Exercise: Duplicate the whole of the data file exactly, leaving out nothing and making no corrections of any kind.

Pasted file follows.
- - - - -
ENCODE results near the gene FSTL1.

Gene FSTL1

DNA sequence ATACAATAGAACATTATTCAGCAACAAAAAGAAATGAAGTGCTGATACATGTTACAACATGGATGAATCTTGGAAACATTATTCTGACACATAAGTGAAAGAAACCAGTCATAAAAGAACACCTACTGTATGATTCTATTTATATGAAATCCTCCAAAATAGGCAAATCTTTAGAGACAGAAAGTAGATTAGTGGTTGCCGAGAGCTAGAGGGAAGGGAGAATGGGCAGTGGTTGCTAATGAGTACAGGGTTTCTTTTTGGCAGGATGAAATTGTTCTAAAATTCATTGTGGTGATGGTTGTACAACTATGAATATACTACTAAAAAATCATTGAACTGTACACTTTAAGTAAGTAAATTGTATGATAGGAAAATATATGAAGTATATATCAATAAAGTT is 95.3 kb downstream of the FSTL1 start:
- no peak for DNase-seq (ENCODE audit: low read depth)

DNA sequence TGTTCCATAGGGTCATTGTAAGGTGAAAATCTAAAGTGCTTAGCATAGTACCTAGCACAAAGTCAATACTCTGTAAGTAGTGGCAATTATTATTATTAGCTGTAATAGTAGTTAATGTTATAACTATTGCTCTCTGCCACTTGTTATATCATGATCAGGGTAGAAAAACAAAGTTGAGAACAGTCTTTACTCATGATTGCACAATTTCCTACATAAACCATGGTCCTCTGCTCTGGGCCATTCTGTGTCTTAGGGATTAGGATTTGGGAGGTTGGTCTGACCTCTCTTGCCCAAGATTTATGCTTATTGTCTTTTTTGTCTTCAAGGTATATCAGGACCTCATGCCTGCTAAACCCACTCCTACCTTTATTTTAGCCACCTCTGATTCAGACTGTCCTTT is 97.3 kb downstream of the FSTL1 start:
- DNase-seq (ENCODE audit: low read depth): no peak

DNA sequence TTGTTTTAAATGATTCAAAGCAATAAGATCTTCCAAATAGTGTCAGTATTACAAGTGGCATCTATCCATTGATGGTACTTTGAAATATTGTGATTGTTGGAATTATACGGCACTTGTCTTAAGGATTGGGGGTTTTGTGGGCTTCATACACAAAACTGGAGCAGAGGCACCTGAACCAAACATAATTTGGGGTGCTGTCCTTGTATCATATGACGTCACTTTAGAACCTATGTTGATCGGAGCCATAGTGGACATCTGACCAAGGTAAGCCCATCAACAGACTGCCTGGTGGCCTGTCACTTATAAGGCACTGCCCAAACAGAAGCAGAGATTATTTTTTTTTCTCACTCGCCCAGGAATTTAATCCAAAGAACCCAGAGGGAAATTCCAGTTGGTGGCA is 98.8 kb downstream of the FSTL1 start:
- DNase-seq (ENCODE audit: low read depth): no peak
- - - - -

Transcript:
ENCODE results near the gene FSTL1.

Gene FSTL1

DNA sequence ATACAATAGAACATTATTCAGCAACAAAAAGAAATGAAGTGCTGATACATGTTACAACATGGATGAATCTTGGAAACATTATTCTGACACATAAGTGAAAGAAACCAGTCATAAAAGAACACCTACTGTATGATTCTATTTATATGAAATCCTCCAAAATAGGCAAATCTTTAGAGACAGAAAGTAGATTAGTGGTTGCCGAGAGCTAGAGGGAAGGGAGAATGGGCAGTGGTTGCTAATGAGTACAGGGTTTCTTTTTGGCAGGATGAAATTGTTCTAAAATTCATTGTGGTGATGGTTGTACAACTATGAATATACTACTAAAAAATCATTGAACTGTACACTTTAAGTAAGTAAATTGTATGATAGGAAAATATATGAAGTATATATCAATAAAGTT is 95.3 kb downstream of the FSTL1 start:
- no peak for DNase-seq (ENCODE audit: low read depth)

DNA sequence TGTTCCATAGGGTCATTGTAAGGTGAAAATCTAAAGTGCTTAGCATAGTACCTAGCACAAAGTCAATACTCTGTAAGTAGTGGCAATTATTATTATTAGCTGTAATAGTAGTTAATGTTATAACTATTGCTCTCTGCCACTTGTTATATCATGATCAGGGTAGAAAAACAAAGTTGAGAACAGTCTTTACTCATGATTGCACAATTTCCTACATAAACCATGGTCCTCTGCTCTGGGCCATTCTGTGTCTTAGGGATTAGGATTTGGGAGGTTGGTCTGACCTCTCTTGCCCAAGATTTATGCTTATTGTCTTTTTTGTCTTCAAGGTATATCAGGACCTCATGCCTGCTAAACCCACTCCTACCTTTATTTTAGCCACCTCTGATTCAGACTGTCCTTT is 97.3 kb downstream of the FSTL1 start:
- DNase-seq (ENCODE audit: low read depth): no peak

DNA sequence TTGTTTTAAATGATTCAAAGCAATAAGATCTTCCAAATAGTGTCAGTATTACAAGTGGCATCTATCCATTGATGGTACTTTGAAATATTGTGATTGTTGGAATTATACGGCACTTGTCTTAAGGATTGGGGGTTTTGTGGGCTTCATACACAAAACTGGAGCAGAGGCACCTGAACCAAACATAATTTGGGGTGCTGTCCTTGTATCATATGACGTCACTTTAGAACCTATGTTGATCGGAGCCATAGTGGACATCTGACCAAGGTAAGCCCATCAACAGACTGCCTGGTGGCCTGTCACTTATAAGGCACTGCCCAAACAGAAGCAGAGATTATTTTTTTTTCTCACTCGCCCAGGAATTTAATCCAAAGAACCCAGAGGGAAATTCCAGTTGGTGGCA is 98.8 kb downstream of the FSTL1 start:
- DNase-seq (ENCODE audit: low read depth): no peak